Rattlesnake Avoidance Pays Off

Here in Colorado, one niggling impediment to carefree hiking and riding is the prospect of rattlesnake encounters. The possibility of harm and crisis – for horses, humans, and dogs – is enough to motivate several preventative strategies.

There’s not a lot we can do for horses aside from education, preparation, and embracing our ability to keep calm and to keep the horse calm. Check out these helpful articles:

UC Davis report on rattlesnake issues

Wyoming newspaper column on rattlesnakes and horses

Horse blogger’s tips for rattlesnake encounters

Dogs are different and we can help them out a lot more tangibly. Like Frontline and other topical tick deterrents, the rattlesnake vaccine may help. Research is somewhat equivocal but my dogs have all been vaccinated. With it, my 30-pound sprite, Peeko, might survive long enough to get to the vet. The vaccine may also help significantly reduce the vet bill and the bite’s overall impact on the dog.

JJ Belcher works with Kip

JJ Belcher works with Kip

Another preventative measure is a Rattlesnake Avoidance class, something my dogs unwittingly enrolled in last weekend. It involves a shock collar, a big-ass rattlesnake (who goes by the name Brian, is 12 years old, at least five feet long, thick as a Campbell’s soup can, and has had his venom glands surgically removed), and an experienced canine trainer from Arizona. Watch video. Read more about JJ Belcher and Sublime Canine here.

Individually, the trainer led Kip, Peeko, and Monty to the snake. When they got curious, they were hit with a jolt from the collar. Later, Belcher returned with each dog to visit Brian. My dogs had caught on quickly; as soon as they spied the snake, they went in the other direction. When I led each dog to a bag full of snake sheds, they also steered clear.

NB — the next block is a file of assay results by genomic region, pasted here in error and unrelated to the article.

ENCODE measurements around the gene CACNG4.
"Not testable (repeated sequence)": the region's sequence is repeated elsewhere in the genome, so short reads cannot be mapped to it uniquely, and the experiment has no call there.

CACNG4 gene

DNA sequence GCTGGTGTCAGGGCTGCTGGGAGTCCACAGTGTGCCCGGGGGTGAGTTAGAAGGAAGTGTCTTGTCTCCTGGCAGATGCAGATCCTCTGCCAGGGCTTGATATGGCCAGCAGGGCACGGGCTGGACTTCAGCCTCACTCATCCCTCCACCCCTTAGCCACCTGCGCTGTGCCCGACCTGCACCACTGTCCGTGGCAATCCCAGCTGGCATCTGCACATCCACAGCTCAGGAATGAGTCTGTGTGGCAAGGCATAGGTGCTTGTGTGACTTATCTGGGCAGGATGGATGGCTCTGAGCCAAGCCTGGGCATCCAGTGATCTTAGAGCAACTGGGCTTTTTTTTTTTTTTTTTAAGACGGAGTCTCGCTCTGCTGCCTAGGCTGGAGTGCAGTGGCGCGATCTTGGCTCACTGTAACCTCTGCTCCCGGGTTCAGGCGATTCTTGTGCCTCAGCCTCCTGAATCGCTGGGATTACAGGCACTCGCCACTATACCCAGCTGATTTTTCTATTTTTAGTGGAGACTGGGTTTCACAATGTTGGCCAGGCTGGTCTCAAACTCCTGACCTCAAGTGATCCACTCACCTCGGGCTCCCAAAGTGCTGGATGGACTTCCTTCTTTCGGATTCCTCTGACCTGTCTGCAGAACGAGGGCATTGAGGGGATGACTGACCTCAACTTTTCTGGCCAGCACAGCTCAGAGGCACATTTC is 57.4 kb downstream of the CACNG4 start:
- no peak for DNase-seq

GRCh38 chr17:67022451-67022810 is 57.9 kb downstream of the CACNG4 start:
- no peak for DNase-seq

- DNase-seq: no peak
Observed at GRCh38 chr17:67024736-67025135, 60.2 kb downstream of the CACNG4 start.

Lesson of the Day: Stay away from something that looks or smells or moves like Brian. I was pretty confident that the education would stick. Little did I know, we’d put the training to the test almost immediately.

Jessica Kahn trains with her dog, Remington, and JJ Belcher

I was ponying a group of horses and my dogs were tagging along, off leash. We had a mile of gravel road to cover. Halfway, we encountered a rattler in the middle of the road, coiled up and ready to take on all comers. I think I saw a brief flash of curiosity, but then the dogs steered clear. Hooray!

A few days later, we saw another rattlesnake on the same stretch of road. The dogs came close (a few yards), almost by accident, but otherwise did not approach or return to it. Hooray II!

Avoidance training, said JJ Belcher, is not like ordinary obedience. It’s important not to encourage dogs to check out dead rattlers. Contact should be discouraged. For more on that, check out Sublime Canine.

Monty learns that steering clear of rattlers is optimal.


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